It was recently reported by the Distilled Spirits Council that women today represent a large percentage of whisky drinkers and that has helped drive U.S. sales of distilled spirits to a record high in 2017. Today, women represent about 37% of the whisky drinkers in the United States, which is a large increase compared to the 1990s when a mere 15% of whisky drinkers were women. As for what's causing this change? I believe it's a mix of the acceptance of women to hold roles within the spirits industry partnered with thoughtful programs and initiatives to engage with female consumers.

While whisky was previously known for being a man's drink, reserved for after-dinner cigars behind closed doors, it is now out in the open and accessible for women to learn about and enjoy too.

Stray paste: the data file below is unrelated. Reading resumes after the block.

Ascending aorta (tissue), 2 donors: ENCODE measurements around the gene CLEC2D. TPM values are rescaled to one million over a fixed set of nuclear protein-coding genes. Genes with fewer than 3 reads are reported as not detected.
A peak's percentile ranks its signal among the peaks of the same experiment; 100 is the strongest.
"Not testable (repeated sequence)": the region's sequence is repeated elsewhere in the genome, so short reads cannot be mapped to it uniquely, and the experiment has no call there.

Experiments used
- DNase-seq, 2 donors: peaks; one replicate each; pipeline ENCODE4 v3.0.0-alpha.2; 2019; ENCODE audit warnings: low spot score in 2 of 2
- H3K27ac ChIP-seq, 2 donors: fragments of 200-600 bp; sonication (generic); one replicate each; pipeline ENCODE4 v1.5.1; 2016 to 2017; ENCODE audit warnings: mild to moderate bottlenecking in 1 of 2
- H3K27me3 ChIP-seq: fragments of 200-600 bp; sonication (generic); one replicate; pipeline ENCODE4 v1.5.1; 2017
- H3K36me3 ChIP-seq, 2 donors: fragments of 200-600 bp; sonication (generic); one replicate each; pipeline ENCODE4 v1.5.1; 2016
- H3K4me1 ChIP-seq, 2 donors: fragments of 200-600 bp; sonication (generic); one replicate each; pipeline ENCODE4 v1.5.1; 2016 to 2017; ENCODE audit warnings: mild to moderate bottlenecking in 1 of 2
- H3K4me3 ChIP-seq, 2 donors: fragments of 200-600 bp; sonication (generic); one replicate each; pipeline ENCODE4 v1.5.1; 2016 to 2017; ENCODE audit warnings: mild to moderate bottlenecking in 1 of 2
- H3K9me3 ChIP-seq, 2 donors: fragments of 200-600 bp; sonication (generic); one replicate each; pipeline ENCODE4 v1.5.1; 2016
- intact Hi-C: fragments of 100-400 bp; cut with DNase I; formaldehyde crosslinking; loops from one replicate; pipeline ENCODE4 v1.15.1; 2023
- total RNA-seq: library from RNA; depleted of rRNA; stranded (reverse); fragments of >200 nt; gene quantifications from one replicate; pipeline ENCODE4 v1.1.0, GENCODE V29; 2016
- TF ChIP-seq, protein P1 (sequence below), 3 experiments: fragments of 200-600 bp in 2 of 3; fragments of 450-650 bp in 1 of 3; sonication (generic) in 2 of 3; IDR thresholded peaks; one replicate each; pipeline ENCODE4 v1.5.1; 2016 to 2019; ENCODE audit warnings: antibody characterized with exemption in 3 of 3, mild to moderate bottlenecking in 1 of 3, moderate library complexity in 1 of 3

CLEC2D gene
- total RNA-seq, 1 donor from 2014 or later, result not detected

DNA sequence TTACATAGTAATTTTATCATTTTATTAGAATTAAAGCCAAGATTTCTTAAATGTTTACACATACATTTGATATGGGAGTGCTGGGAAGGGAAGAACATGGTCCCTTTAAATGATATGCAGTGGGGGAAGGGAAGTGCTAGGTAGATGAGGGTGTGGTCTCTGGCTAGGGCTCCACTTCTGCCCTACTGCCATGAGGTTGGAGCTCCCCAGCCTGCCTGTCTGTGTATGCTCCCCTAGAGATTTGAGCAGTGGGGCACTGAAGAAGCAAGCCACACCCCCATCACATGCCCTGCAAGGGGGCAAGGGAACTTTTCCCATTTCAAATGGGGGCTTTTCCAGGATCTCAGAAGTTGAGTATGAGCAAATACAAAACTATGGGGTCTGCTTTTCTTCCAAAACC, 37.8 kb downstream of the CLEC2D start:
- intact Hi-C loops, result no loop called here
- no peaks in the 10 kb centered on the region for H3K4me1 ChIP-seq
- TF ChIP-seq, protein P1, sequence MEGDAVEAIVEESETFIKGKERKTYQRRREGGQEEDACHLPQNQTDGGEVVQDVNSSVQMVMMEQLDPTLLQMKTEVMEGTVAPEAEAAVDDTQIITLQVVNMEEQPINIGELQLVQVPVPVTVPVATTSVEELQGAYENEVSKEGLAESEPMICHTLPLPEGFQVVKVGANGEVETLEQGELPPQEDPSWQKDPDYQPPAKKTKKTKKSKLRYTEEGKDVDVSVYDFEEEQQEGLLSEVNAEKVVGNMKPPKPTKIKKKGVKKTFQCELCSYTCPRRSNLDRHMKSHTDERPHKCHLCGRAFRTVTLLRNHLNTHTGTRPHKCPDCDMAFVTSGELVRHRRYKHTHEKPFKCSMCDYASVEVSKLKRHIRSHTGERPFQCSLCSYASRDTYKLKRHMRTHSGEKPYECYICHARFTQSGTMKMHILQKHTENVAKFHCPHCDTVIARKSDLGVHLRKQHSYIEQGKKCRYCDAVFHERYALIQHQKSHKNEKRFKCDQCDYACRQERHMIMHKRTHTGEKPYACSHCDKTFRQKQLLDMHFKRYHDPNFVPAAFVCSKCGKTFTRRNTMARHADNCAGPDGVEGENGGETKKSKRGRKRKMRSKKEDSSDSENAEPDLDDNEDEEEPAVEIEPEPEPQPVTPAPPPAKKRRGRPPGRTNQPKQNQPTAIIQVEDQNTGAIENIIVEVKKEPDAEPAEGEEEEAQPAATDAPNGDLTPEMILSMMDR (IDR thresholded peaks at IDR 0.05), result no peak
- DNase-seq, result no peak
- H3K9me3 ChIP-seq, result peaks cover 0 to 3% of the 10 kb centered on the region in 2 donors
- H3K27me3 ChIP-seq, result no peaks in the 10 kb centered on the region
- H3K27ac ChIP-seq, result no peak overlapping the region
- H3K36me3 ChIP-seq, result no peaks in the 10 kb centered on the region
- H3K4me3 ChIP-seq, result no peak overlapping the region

What was once subculture is now becoming the norm and women are really breaking through and grabbing coveted roles in the spirits business. That said, it's up to the industry as a whole to continue to push it forward. When you work for a company that values diversity, you're afforded the opportunity to be who you are and let that benefit your business. Working under the model that the best brand initiatives come from passionate groups of people with diverse backgrounds, we are able to offer different points of view and challenge our full team to bring their best work forward, which in turn creates better experiences for our audience. We must continue to diversify the industry and break against the status quo if we really want to continue evolving.

While we've made great strides as an industry, there is still a lot of work to be done. To make a change and finally achieve gender equality in the workplace, both men and women need to stand behind the cause as we are better collectively as a balanced industry. We have proved that we have the ability to not only meet the bar, but to also raise it - now we just need everyone else to catch up.